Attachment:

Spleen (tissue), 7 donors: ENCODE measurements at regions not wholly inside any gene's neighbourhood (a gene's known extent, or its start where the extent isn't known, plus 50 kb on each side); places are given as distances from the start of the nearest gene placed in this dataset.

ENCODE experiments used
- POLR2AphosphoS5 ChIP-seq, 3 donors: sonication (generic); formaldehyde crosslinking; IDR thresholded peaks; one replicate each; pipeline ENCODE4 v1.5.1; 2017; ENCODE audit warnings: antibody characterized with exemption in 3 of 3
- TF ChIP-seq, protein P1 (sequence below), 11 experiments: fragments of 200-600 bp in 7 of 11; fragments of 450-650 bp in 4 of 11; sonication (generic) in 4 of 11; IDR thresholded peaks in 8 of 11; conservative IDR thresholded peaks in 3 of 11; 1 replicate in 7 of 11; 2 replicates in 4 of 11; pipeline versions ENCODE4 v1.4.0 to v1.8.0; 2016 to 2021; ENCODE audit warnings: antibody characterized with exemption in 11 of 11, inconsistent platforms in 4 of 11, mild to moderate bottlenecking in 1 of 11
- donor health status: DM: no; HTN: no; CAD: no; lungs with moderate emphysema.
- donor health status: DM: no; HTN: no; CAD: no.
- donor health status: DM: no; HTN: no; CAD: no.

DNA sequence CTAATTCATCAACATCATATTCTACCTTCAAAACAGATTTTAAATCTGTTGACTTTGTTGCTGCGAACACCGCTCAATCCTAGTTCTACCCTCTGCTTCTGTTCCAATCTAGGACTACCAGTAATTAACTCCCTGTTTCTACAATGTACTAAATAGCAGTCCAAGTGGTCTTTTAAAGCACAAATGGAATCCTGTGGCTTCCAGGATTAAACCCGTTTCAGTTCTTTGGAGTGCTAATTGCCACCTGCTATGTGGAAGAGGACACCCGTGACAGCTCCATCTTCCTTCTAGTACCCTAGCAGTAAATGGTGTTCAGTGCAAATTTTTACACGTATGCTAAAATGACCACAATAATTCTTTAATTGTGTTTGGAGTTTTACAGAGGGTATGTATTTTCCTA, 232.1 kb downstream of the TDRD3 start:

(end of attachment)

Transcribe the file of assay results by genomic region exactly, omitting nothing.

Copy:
Spleen (tissue), 7 donors: ENCODE measurements at regions not wholly inside any gene's neighbourhood (a gene's known extent, or its start where the extent isn't known, plus 50 kb on each side); places are given as distances from the start of the nearest gene placed in this dataset.

ENCODE experiments used
- POLR2AphosphoS5 ChIP-seq, 3 donors: sonication (generic); formaldehyde crosslinking; IDR thresholded peaks; one replicate each; pipeline ENCODE4 v1.5.1; 2017; ENCODE audit warnings: antibody characterized with exemption in 3 of 3
- TF ChIP-seq, protein P1 (sequence below), 11 experiments: fragments of 200-600 bp in 7 of 11; fragments of 450-650 bp in 4 of 11; sonication (generic) in 4 of 11; IDR thresholded peaks in 8 of 11; conservative IDR thresholded peaks in 3 of 11; 1 replicate in 7 of 11; 2 replicates in 4 of 11; pipeline versions ENCODE4 v1.4.0 to v1.8.0; 2016 to 2021; ENCODE audit warnings: antibody characterized with exemption in 11 of 11, inconsistent platforms in 4 of 11, mild to moderate bottlenecking in 1 of 11
- donor health status: DM: no; HTN: no; CAD: no; lungs with moderate emphysema.
- donor health status: DM: no; HTN: no; CAD: no.
- donor health status: DM: no; HTN: no; CAD: no.

DNA sequence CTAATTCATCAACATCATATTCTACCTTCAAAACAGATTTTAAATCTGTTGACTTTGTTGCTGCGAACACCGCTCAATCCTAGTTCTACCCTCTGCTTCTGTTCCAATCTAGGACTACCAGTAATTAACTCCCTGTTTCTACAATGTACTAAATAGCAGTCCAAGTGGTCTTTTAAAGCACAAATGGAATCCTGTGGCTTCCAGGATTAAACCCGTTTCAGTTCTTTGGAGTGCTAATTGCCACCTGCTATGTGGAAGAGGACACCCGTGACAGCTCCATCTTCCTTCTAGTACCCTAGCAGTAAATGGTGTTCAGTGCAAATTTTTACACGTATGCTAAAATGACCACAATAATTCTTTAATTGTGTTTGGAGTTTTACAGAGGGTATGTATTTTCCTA, 232.1 kb downstream of the TDRD3 start: